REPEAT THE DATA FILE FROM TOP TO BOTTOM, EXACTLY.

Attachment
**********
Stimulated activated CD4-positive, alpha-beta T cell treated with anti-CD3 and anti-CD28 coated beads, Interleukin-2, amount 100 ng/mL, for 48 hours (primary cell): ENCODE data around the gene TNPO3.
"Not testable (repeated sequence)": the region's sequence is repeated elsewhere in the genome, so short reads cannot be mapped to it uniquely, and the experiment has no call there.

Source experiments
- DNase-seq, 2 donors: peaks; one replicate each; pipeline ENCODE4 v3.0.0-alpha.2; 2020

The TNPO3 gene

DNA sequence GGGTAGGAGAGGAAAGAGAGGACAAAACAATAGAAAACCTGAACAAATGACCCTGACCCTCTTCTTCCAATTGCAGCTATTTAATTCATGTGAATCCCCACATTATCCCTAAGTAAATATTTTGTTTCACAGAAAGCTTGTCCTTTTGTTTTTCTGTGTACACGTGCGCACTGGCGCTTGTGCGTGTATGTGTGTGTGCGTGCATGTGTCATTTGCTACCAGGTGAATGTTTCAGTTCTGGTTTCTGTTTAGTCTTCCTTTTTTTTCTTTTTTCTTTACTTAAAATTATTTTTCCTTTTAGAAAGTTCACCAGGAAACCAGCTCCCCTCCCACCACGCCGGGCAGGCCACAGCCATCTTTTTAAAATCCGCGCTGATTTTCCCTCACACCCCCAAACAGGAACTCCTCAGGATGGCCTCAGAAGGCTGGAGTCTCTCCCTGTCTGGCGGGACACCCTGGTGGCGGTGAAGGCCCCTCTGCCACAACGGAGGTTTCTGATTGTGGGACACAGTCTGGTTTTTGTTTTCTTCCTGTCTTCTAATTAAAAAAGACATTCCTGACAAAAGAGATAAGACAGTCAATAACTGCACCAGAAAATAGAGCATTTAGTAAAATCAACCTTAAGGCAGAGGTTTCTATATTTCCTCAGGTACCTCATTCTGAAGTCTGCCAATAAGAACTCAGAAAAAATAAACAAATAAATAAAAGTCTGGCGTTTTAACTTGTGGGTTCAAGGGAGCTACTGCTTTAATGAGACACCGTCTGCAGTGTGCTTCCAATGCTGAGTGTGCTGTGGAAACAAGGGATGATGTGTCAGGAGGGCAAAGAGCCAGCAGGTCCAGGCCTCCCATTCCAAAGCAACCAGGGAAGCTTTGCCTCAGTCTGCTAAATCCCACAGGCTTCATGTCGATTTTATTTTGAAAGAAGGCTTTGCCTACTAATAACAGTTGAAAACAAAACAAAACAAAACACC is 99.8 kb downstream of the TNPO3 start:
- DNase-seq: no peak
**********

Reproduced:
Stimulated activated CD4-positive, alpha-beta T cell treated with anti-CD3 and anti-CD28 coated beads, Interleukin-2, amount 100 ng/mL, for 48 hours (primary cell): ENCODE data around the gene TNPO3.
"Not testable (repeated sequence)": the region's sequence is repeated elsewhere in the genome, so short reads cannot be mapped to it uniquely, and the experiment has no call there.

Source experiments
- DNase-seq, 2 donors: peaks; one replicate each; pipeline ENCODE4 v3.0.0-alpha.2; 2020

The TNPO3 gene

DNA sequence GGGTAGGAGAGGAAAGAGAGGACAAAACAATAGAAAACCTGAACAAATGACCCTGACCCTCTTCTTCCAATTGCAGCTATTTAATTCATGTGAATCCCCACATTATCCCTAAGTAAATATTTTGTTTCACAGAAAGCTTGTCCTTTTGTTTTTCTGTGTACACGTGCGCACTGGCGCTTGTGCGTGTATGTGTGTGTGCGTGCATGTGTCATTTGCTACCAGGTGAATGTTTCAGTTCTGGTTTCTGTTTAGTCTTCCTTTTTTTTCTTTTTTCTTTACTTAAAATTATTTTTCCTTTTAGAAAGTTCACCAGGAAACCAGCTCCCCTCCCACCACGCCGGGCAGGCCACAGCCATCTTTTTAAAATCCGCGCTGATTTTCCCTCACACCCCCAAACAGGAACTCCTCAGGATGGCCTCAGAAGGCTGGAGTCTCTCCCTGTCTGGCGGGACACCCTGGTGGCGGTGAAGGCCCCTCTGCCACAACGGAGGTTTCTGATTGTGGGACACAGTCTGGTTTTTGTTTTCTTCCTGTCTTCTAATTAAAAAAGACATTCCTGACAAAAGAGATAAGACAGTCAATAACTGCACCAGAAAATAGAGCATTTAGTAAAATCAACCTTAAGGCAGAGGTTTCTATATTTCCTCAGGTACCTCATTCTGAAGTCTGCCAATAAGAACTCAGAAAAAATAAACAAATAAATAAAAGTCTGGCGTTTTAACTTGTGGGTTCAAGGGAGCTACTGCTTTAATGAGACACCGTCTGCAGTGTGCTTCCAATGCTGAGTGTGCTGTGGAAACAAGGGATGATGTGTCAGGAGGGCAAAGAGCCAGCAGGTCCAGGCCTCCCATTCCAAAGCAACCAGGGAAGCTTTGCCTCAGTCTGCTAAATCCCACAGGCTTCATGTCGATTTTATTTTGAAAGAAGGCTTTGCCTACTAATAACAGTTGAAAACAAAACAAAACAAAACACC is 99.8 kb downstream of the TNPO3 start:
- DNase-seq: no peak